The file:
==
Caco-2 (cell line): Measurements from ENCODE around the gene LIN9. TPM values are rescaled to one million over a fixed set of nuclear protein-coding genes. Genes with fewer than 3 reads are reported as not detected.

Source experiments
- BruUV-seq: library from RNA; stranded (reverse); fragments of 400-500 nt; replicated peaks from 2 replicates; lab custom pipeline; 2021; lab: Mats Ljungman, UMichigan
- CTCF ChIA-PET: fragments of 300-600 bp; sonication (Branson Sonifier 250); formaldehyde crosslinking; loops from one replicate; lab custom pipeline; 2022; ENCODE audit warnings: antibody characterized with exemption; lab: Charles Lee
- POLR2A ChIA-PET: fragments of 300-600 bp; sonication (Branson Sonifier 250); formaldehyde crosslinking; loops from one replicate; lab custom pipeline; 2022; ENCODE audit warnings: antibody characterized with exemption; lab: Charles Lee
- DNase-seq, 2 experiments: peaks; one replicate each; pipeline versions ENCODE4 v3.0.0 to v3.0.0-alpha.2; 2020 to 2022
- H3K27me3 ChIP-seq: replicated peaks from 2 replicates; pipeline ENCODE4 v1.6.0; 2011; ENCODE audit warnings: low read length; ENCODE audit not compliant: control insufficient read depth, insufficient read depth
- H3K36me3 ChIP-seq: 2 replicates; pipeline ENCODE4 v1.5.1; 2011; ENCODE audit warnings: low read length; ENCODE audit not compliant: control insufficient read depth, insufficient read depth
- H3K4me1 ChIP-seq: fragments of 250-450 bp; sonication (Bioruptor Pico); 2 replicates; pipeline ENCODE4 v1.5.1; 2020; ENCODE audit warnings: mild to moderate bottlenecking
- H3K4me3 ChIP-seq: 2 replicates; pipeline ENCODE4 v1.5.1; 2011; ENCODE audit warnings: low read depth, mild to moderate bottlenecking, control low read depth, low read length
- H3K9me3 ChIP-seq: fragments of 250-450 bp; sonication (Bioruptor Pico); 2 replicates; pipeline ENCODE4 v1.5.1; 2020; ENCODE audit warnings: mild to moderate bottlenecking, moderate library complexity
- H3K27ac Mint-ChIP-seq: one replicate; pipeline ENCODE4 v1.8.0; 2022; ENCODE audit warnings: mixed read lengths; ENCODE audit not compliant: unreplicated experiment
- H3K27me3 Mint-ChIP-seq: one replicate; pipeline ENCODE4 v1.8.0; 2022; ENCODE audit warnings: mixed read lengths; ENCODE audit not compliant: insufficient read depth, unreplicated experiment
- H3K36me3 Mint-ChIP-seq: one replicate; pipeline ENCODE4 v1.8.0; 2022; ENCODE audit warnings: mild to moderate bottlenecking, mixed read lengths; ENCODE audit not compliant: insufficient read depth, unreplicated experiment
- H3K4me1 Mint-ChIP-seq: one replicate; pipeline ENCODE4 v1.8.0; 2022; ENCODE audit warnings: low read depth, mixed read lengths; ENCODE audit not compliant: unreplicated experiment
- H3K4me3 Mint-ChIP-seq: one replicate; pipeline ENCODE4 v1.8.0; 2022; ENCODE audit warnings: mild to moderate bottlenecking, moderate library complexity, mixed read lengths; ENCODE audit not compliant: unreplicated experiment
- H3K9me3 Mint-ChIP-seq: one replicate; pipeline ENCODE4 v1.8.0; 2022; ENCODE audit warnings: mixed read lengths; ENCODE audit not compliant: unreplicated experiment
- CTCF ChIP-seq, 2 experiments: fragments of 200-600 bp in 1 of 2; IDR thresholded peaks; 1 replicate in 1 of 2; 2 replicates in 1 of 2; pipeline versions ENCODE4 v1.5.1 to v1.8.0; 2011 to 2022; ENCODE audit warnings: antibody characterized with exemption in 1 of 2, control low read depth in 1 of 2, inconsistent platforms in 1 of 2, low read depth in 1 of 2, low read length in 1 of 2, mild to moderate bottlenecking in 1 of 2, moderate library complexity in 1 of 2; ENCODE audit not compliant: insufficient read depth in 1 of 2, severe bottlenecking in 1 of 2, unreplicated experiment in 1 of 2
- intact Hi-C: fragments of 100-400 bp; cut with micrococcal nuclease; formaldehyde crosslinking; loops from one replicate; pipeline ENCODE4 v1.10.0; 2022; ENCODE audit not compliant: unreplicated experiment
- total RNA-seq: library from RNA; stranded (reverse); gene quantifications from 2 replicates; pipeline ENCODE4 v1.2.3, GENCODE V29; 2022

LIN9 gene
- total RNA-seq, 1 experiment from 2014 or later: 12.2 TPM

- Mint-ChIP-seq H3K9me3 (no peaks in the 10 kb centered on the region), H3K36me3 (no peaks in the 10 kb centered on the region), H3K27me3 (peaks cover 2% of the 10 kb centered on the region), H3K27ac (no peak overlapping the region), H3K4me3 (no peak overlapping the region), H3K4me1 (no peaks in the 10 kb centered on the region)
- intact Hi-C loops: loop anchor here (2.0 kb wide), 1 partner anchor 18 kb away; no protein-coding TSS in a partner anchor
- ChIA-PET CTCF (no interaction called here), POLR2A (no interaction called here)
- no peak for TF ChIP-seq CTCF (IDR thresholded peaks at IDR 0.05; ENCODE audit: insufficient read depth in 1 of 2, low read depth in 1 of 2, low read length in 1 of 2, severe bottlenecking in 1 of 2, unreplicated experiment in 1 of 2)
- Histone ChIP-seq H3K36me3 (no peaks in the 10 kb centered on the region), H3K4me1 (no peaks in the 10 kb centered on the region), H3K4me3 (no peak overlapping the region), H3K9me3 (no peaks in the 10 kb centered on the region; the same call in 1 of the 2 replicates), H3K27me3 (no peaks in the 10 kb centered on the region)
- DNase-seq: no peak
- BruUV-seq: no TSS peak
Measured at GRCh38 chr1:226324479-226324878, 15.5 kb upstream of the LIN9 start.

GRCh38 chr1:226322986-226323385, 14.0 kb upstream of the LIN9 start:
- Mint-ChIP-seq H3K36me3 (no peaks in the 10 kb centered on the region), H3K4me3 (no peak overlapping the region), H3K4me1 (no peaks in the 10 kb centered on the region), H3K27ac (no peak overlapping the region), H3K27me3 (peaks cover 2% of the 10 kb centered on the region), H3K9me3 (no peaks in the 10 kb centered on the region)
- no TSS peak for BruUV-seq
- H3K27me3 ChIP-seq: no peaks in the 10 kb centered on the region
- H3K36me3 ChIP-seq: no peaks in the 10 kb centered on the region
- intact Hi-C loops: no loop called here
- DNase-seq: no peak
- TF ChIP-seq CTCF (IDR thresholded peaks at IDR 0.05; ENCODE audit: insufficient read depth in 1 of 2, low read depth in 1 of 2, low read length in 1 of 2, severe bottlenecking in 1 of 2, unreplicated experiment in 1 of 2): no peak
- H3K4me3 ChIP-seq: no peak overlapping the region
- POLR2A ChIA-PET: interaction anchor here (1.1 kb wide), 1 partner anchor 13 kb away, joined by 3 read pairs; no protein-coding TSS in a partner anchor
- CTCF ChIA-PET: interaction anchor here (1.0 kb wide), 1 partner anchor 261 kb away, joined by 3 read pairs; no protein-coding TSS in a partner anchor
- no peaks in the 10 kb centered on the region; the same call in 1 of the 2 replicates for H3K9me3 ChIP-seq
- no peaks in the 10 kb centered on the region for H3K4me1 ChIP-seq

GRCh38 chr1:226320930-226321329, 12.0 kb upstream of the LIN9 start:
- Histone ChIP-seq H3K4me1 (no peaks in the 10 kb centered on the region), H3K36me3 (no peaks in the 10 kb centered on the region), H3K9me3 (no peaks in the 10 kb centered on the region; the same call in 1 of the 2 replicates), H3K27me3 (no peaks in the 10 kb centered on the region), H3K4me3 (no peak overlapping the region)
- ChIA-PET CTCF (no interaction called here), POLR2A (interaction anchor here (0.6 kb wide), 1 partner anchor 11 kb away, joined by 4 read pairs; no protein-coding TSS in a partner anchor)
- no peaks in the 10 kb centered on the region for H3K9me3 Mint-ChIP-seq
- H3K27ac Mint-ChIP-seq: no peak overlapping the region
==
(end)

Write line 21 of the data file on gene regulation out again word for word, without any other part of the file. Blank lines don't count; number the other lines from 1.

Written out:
LIN9 gene